Some history of the Swan Inn at Aldridge in the County of Staffordshire


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Aldridge : Map extract showing the location of the Swan Inn [1886]

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Aldridge : Sale of the Swan Inn [1889]

Aldridge : Swan Inn [c.1957]

Aldridge : Swan Inn and High Street [c.1956]

This photograph was taken around the mid-1950s. The pub was next door to the Anchor Inn. In the 20th century both public-houses were operated by Atkinson's Brewery Ltd. The saloon car in the photograph is rather unusual for post-war Aldridge. The car is possibly a 1938 Mercury V8 or its Ford cousin. The vehicle had been converted to right-hand drive, which may be the reason for the windscreen wipers being moved to the top of the windows.

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Licensees of the Swan Inn

1834 - James Briscoe
1851 - James Briscoe
1861 - James Briscoe
1861 - John Cook
1868 - Mrs. Mary Ann Street
1872 - Mrs. Mary Ann Street
1880 - Mrs. Jane Rhodes
1896 - John Darrall
1902 - John Patrick NcNally
1912 - Peter Battle Cook
1932 - Wallace Weir
1940 - Amy Weir
1940 - James Thomas Osbourne
Note : this is not a complete list of licensees for this pub. The dates of early licensees are sourced from trade directories, census data, electoral rolls, rate books and newspaper articles. Names taken from trade directories may be slightly inaccurate as there is some slippage from publication dates and the actual movement of people.

Atkinson's Ales - Held Up as The Best!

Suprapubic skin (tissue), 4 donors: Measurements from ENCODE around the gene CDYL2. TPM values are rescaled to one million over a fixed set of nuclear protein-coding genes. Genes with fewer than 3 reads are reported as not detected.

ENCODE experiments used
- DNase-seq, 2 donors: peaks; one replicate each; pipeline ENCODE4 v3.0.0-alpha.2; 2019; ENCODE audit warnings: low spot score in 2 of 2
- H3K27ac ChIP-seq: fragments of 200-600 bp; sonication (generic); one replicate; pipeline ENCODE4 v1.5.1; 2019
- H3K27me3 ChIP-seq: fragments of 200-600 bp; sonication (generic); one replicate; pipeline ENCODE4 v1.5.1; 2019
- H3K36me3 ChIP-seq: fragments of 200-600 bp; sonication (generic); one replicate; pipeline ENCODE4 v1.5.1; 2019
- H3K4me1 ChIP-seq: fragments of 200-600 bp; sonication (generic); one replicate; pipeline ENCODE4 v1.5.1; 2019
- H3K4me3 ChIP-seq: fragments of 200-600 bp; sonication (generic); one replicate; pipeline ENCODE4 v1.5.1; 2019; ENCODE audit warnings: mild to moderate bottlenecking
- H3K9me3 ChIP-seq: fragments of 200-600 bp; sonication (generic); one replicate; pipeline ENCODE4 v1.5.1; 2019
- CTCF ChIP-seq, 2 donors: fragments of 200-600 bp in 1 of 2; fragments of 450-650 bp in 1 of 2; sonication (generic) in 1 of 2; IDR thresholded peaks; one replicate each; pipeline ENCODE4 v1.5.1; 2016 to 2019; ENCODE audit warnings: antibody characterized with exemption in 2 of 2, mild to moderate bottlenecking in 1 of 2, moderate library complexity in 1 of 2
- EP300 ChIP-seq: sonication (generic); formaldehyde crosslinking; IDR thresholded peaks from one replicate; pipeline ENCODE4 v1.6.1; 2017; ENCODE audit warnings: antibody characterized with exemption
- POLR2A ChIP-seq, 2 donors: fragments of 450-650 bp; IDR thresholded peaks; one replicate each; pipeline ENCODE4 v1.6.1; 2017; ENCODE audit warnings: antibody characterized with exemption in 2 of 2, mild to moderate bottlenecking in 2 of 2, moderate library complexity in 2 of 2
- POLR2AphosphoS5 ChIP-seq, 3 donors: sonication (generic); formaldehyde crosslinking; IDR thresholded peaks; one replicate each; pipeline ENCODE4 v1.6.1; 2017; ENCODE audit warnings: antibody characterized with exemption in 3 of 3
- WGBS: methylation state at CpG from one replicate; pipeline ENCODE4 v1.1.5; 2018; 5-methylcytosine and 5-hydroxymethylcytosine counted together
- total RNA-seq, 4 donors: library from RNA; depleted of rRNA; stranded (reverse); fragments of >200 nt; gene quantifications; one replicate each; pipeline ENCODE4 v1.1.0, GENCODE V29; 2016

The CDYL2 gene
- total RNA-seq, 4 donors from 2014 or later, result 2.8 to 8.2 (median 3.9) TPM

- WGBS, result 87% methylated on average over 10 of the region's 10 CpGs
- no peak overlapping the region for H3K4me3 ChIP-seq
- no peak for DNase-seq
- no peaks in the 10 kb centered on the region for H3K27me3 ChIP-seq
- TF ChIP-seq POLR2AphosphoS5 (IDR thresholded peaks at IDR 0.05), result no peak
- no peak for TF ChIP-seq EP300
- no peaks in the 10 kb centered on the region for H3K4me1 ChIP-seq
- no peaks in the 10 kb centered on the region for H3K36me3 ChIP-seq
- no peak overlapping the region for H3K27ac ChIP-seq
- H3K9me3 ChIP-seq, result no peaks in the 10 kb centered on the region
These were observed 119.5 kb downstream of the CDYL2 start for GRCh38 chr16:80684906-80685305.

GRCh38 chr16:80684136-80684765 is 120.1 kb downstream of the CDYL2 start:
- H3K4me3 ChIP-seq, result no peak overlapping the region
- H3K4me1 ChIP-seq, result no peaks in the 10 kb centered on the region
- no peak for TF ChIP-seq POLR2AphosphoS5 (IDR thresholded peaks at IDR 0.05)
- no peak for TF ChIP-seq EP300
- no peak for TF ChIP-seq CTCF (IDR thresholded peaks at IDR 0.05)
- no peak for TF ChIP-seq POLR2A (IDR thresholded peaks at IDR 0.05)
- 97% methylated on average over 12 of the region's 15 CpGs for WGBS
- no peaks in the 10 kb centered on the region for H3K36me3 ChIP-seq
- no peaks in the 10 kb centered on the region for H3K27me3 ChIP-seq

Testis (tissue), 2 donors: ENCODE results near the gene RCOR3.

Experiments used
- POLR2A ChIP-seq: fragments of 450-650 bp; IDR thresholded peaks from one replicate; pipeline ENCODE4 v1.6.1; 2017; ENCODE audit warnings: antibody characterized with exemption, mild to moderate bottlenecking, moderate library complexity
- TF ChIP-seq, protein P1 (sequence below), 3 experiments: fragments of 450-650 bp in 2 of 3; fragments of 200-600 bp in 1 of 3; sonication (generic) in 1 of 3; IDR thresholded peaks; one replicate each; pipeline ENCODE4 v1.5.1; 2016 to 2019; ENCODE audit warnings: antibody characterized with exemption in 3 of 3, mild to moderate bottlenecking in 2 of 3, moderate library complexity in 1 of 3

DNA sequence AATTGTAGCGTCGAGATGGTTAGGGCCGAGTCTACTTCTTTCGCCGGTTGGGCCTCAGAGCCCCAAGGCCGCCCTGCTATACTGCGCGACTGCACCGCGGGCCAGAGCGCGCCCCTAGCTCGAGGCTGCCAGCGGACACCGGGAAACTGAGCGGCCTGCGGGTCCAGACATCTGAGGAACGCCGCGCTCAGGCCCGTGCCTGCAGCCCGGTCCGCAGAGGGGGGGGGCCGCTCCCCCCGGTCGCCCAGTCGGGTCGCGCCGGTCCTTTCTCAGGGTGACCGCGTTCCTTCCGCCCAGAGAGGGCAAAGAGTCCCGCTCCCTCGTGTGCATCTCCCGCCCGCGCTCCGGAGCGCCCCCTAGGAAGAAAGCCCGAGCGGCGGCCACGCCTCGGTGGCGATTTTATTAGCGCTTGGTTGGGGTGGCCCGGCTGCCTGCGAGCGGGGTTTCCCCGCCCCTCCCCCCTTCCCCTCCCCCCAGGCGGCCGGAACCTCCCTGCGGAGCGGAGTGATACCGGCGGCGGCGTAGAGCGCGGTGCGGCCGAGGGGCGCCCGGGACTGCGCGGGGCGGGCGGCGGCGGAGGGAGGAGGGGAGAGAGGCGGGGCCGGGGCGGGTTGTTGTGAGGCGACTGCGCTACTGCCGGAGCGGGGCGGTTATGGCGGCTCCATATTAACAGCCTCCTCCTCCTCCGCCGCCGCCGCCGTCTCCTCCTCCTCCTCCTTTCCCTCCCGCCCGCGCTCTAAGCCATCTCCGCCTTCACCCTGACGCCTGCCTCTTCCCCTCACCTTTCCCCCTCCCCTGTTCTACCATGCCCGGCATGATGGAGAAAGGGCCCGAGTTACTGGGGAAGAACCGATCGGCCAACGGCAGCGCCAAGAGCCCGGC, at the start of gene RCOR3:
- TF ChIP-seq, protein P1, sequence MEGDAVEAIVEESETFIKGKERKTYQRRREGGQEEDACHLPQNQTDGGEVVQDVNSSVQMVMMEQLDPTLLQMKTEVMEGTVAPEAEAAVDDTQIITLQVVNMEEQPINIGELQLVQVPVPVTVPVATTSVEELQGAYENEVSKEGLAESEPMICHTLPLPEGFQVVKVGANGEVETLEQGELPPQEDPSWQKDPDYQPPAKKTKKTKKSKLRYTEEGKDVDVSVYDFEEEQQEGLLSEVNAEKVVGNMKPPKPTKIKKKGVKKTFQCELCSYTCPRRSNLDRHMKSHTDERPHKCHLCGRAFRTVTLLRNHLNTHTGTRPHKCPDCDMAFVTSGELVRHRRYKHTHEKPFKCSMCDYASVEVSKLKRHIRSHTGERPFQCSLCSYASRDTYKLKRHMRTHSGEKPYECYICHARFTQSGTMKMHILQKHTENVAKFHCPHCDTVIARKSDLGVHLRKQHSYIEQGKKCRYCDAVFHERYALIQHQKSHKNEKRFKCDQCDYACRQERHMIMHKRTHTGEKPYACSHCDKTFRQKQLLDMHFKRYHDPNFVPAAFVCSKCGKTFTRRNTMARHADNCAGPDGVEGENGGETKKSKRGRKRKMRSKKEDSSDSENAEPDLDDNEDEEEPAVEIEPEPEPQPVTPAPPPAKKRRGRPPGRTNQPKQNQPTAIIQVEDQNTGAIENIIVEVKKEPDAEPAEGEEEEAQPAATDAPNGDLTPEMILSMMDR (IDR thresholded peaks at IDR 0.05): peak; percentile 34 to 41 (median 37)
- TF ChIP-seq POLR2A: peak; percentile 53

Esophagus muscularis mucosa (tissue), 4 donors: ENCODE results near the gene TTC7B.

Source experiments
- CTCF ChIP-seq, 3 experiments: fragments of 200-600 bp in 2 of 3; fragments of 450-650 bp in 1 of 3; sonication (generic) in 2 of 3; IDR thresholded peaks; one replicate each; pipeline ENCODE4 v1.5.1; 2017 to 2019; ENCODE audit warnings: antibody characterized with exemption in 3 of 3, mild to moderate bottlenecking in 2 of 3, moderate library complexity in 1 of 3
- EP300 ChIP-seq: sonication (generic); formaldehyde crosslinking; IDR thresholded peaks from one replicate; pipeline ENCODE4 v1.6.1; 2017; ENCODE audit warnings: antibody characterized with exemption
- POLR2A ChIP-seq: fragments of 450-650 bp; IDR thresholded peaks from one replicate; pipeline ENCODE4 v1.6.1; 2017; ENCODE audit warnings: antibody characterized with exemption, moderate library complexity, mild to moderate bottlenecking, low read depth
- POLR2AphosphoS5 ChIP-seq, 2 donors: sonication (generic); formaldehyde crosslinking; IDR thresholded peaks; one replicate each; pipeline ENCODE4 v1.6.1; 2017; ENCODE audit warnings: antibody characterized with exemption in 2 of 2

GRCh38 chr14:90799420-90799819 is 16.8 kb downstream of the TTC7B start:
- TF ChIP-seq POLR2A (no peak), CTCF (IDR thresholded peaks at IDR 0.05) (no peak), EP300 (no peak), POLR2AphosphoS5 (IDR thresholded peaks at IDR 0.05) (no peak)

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Related Newspaper Articles

"John Patrick McNally, landlord of the Swan Inn, Aldridge, appealed against the decision of the justices of the Rushall Petty Sessional Division convicting him of having permitted drunkenness, of being drunk on licensed premises, and of supplying drink to a drunken man. Mr. Plumptre was for the appellant, and Mr. Vachell for the respondents. Mr. Vachell said that for permitting drunkenness appellant was fined £5. and costs and the licence endorsed, and for being drunk on licensed premises he was fined 10s. and costs. On September 16th the Wakes were being held at Aldridge, and at seven o'clock in the evening a policeman went into the Swan Inn and observed that the landlord was rather the worse for drink. Later in the evening the constable again went into the house and saw the landlord and a man named McDonough in a club room drunk, the latter being so drunk he fell on the floor. Several witnesses were called in support of the allegation that the two named persons were drunk. Appellant gave evidence that on the day of the Wakes he had an extension of an hour. He asked the police to visit the house as often as possible to see that the house was kept in order. He denied that he was drunk. McDonough had been dancing and, becoming dizzy, he slipped down, and he was not drunk. Other witnesses gave evidence in support of the appeal, and all asserted that the men were sober. Mr. Plumptre, in addressing the Court, contended that the punishment imposed was altogether out of proportion to the offences, which all took place at the same time and under the same circumstances, and that the case had not been made out that the men were drunk. The Court dismissed the appeal with costs, but removed one of the endorsements, the Chairman saying that the magistrates did not appear to have taken advantage of section 57 of the Act."
"Licensing Appeal"
Licensed Trade News : January 4th 1902

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